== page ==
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Does the Triple-Threat Position Really Work?

  • Author:
    By Vic Pruden
  • Date:
    Jun 27, 2011

Traditionally, in front-court play, coaches have taught perimeter players to assume the triple-threat position immediately after receiving a pass. From this position, they can shoot, pass, or drive.

Teaching players that they must assume this set position results in dead time: while a player is moving into this set position and is in it, s/he literally stops playing. This disrupts the flow of play.

As players receive a pass, they should immediately initiate a play option. For example, in my system of play in the front court, the first sequenced play option for a forward who receives a pass is to relay it to the player in the post position. Consequently, each time a forward receives a pass, s/he immediately initiates a pass to the post. Knowing this, the player in the post position should seal her/his defender at the moment the player with the ball is ready to pass. Whether or not the forward executes the pass depends on a number of variables.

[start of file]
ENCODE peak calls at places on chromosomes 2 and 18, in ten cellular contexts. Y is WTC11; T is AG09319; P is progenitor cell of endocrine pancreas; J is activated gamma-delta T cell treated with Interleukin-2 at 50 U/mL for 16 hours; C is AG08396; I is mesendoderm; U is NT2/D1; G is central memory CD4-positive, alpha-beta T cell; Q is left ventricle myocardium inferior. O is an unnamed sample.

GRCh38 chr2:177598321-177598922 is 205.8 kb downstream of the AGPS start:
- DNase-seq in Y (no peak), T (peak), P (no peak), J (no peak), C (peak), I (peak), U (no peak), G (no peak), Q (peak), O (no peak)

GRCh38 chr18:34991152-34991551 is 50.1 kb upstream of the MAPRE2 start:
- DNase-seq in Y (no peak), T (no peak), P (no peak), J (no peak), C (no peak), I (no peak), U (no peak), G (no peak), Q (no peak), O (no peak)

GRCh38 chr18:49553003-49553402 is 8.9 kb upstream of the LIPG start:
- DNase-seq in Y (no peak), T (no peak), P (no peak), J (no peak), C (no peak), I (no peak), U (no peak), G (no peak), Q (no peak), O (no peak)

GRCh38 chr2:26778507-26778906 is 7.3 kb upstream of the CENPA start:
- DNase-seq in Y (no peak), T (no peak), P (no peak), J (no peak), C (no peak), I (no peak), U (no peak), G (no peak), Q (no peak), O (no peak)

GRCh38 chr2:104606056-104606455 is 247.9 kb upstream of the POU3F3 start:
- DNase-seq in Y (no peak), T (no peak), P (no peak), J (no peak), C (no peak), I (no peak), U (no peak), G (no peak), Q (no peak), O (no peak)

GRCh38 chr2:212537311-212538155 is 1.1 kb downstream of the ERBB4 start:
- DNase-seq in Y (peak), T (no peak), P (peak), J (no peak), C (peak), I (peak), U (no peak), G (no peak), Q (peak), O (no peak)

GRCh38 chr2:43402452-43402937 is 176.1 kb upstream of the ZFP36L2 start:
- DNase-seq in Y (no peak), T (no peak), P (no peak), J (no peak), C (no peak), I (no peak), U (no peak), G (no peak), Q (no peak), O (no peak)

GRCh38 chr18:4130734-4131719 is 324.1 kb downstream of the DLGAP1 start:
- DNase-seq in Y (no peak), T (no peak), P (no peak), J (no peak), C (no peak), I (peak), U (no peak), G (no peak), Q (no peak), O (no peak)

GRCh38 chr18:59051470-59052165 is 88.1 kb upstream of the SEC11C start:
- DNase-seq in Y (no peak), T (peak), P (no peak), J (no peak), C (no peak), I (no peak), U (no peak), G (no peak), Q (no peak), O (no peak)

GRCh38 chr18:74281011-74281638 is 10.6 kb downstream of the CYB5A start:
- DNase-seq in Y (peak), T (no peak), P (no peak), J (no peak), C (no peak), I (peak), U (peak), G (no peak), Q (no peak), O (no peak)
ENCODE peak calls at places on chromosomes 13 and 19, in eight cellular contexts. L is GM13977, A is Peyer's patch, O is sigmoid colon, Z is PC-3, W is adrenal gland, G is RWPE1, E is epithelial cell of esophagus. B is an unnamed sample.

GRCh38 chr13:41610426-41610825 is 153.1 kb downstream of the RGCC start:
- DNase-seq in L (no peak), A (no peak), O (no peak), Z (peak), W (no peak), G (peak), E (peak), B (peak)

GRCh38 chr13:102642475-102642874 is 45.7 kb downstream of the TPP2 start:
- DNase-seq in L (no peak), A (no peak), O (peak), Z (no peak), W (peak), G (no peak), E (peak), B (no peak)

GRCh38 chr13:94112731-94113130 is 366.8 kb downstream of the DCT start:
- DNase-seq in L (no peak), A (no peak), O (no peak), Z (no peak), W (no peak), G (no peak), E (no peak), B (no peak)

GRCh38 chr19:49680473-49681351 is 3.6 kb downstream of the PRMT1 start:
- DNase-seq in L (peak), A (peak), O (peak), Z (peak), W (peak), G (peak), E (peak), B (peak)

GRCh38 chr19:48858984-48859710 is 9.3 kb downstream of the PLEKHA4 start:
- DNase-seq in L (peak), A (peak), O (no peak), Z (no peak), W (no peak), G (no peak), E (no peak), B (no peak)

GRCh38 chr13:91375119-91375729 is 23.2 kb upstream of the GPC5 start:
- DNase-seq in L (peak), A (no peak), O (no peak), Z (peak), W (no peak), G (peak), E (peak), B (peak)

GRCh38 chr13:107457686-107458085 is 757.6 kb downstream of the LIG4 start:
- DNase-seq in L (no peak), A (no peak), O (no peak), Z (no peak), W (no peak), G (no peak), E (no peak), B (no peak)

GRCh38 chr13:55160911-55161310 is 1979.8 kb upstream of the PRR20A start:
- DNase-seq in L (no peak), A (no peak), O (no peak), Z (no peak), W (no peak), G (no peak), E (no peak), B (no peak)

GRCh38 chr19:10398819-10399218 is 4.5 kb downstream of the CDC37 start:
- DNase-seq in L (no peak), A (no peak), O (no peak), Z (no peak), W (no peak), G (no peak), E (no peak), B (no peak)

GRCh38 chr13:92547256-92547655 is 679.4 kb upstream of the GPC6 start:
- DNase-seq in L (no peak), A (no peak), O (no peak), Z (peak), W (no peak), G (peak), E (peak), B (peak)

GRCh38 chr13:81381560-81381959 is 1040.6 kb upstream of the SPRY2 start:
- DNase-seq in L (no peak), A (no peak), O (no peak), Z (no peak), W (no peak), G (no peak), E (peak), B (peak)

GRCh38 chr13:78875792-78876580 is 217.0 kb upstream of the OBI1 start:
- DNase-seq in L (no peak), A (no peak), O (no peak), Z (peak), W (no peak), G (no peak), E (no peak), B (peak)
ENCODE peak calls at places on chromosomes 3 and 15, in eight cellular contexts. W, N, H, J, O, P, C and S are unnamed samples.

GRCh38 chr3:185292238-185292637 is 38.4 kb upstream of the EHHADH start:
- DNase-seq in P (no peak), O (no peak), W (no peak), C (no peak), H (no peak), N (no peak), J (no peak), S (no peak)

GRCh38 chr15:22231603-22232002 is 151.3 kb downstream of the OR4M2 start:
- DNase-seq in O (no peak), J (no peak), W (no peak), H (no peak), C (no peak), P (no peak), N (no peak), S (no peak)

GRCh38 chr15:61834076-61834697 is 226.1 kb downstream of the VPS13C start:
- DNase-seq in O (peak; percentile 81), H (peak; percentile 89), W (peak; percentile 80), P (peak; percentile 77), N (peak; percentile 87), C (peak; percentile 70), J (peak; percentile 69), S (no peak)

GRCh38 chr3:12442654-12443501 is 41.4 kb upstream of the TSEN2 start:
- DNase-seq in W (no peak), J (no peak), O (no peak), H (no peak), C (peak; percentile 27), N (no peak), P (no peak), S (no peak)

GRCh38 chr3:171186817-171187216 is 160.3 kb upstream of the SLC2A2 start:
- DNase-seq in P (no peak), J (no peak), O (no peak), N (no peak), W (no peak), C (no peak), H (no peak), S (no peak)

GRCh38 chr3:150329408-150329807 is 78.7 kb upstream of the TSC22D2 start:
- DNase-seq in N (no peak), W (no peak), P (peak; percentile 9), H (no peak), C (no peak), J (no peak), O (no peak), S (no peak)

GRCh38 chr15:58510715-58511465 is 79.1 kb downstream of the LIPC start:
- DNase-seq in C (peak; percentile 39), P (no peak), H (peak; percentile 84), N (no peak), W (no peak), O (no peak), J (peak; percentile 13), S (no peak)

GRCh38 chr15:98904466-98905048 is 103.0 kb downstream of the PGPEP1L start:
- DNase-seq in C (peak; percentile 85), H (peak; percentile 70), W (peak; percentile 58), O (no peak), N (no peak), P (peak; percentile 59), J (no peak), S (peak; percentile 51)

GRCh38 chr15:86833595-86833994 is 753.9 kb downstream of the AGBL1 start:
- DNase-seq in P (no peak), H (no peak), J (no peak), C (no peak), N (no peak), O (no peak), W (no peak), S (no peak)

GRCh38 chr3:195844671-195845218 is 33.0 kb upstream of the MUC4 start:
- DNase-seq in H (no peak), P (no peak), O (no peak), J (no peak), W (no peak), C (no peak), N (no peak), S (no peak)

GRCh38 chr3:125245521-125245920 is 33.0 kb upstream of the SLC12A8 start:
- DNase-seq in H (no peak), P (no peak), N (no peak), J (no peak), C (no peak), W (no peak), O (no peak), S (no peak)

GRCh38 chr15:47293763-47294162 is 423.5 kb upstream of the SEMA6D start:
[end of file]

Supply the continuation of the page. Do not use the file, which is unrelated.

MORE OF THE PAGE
For example, when the player guarding the forward with the ball raises her/his arms and moves toward the baseline to block the passing lane to the post, s/he opens up the driving lane into the middle. As a result, the player with the ball drives the middle.

The disruption to the flow of play which results from going into set position also affects the timing of team play. For example, there is no point in a player calling for the ball when a teammate is moving into set position.

When should a player call for the ball? When s/he has priority and when the player with the ball is ready to pass. For example, in my system, a player in the weak-side guard position who receives a reverse pass from the strong-side guard has priority. Consequently, as soon as that player receives a pass, s/he can immediately shoot or drive. Knowing this, the post pinches, ready to rebound. The guard not immediately shooting or driving transfers priority to the post, who can now work to get open in the lane.

Finally, the player receiving a pass can exercise initiative. For example, if the defender is out of position or drops to help on the post as the forward receives the pass, s/he can immediately shoot or take it to the hoop.

The key point is that players should be playing all the time, before they receive the pass and immediately after. There should be no dead time. That is what slows the game. It also makes it easier for opponents to play defense.

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